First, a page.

Haystack at Giverny

Claude Monet

Keywords: HaystackGiverny

Work Overview

Haystack at Giverny
Claude Monet
Date: 1886
Style: Impressionism
Genre: landscape
Media: oil, canvas
Dimensions: 61 x 81 cm
Location: Hermitage Museum, Saint Petersburg, Russia

Most of the second half of Monet's life was spent in and around Giverny, where the leader of the Impressionists was particularly drawn by the landscape of central France. He captured views of Giverny in numerous canvases. A year before he painted this work in 1886, Monet had already shown a field of poppies , but without the haystack. The Hermitage work is one of the first of his paintings to show the haystack, which was to be the subject of whole series of works.

Monet in virtuoso style captures the fine nuances of effects of light and air, picking the very moment at which the weather is changing and the horizon brightening on an overcast, windy day. The Impressionists painted such overcast weather with bright, light colours, which enabled them to capture the translucent sky and bring out the endlessly rich nuances of colour.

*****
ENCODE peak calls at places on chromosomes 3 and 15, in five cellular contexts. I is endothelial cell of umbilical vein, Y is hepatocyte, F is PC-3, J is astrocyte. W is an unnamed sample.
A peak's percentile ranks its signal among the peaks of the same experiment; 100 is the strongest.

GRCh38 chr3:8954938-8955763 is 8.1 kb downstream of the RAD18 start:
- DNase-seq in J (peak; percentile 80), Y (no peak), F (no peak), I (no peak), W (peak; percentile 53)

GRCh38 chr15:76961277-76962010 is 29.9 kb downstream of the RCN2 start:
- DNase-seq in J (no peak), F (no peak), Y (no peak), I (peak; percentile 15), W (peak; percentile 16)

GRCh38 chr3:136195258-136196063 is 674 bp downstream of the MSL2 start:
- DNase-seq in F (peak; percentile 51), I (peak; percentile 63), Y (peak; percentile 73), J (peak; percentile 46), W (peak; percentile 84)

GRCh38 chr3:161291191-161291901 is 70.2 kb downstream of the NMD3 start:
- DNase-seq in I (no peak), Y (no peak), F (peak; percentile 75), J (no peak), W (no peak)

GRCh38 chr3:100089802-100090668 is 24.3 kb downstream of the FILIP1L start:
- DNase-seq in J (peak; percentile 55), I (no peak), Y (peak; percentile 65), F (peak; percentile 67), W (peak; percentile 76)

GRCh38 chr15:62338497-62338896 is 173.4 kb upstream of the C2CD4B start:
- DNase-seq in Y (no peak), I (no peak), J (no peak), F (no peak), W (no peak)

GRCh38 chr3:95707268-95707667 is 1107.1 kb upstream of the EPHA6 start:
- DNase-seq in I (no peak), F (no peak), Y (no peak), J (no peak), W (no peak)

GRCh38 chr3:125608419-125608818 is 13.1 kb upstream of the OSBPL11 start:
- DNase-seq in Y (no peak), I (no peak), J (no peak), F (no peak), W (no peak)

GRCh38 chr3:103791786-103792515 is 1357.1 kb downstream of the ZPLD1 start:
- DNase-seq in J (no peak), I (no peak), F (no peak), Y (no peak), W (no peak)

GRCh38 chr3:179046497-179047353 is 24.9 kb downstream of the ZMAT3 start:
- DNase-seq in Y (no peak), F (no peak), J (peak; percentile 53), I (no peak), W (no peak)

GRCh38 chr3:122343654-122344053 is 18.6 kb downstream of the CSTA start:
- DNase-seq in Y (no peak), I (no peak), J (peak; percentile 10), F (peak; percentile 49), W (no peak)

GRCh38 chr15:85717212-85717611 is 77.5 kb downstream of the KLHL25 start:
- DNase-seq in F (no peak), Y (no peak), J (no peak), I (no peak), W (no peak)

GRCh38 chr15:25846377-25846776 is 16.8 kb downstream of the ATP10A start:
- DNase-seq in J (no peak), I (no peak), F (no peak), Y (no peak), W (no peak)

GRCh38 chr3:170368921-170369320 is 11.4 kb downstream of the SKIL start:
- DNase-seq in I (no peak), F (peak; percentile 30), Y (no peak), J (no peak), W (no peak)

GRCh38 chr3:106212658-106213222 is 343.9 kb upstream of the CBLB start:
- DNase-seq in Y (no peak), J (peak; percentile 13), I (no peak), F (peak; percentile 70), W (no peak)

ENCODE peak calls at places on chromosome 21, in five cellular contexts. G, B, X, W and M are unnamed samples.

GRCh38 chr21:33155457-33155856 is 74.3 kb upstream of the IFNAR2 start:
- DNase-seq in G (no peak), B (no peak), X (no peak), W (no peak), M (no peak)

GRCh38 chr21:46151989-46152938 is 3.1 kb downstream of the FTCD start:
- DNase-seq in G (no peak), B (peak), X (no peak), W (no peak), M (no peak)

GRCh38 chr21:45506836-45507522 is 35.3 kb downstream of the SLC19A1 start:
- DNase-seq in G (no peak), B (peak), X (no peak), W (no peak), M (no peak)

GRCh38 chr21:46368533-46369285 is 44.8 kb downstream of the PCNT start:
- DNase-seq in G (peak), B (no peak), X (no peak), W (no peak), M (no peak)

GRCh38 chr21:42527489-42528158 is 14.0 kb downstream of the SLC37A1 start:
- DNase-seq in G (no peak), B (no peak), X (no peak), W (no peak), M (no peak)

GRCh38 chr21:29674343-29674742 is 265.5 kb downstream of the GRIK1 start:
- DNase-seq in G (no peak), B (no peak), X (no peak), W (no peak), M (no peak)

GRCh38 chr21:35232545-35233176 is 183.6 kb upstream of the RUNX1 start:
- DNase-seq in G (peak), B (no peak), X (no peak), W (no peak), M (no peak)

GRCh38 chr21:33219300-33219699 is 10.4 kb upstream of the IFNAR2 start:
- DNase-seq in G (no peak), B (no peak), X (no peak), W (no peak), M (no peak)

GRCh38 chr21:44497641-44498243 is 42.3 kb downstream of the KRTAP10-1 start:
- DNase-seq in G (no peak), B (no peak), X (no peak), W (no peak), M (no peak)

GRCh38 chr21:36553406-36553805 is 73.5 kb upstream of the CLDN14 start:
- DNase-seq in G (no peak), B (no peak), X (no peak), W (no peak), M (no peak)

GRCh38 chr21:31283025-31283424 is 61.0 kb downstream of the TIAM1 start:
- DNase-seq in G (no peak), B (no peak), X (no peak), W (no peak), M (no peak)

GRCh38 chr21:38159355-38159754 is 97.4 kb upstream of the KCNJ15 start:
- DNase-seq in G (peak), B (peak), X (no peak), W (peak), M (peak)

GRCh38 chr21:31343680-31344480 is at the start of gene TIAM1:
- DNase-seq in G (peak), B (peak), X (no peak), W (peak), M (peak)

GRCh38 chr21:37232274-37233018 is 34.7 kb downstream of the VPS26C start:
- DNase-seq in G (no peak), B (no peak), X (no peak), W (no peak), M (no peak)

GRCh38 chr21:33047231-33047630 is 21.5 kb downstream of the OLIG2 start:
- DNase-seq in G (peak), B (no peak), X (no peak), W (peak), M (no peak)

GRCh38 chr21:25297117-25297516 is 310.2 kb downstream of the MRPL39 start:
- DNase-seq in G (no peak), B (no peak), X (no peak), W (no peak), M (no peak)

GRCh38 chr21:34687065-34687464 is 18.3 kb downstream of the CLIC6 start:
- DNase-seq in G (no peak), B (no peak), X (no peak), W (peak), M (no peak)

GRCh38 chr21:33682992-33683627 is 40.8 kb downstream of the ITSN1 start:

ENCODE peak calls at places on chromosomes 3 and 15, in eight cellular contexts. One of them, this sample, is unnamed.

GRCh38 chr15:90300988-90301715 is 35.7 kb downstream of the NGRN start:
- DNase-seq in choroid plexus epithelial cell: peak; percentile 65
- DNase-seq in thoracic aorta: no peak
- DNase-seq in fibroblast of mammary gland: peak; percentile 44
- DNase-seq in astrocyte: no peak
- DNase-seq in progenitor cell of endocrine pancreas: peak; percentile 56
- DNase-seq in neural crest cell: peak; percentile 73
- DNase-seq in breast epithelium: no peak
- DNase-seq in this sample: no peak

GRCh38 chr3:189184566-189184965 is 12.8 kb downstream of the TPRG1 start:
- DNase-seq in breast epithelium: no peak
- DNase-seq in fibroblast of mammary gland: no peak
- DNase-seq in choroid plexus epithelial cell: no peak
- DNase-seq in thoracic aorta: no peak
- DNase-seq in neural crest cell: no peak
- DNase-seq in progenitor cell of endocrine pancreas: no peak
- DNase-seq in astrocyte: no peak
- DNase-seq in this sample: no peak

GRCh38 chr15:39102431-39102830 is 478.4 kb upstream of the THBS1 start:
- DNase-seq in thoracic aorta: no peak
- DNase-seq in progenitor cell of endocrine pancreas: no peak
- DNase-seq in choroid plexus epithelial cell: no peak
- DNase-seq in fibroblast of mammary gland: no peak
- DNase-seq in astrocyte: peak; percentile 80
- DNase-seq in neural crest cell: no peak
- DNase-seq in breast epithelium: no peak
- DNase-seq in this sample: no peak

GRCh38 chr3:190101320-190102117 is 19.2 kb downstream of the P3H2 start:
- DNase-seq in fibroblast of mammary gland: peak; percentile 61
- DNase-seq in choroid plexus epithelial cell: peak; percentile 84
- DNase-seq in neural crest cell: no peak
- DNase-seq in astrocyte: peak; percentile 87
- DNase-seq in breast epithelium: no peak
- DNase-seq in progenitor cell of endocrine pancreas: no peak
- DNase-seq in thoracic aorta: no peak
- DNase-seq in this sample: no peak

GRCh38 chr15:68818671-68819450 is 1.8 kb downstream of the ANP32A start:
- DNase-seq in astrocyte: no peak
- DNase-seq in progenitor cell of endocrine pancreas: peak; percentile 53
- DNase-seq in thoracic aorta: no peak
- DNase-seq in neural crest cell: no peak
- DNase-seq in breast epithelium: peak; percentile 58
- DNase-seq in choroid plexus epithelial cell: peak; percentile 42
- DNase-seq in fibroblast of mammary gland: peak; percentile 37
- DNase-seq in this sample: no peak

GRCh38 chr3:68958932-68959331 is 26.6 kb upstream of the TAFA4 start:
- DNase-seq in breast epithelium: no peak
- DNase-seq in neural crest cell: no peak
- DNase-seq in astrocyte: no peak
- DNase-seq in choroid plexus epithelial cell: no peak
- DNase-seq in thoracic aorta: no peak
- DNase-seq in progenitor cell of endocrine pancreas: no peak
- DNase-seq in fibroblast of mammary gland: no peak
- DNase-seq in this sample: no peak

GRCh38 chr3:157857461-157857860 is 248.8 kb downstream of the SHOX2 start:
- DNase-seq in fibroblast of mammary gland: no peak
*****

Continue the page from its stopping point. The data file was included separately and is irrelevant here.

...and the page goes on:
As the morning progressed and the light changed he would switch to sequentially later canvas settings, sometimes working on as many as ten or twelve paintings a day, each one depicting a slightly different aspect of light.[22] The process would be repeated over the course of days, weeks, or months, depending on the weather and the progress of the paintings until they were completed. As the seasons changed the process was renewed.

Certain effects of light only last for a few minutes, thus the canvases documenting such ephemera received attention for no more than a few minutes a day.[23] Further complicating matters, the light of subsequent sunrises, for example, could alter substantially and would require separate canvases within the series.[24] Subsequently, different hues are evident in each painting, and in each work, color is used to describe not only direct but reflected light. At differing times of day and in various seasons stacks absorb the light from diverse parts of the color spectrum. As a result, the residual light that is reflected off of the stacks is seen as ever-changing, and manifests in distinctive coloring.[25]

Many notable painters have been influenced by this particular series including Les Fauves, Derain, and Vlaminck.[26] Kandinsky's memoirs refer to the series: “What suddenly became clear to me was the unsuspected power of the palette, which I had not understood before and which surpassed my wildest dreams.”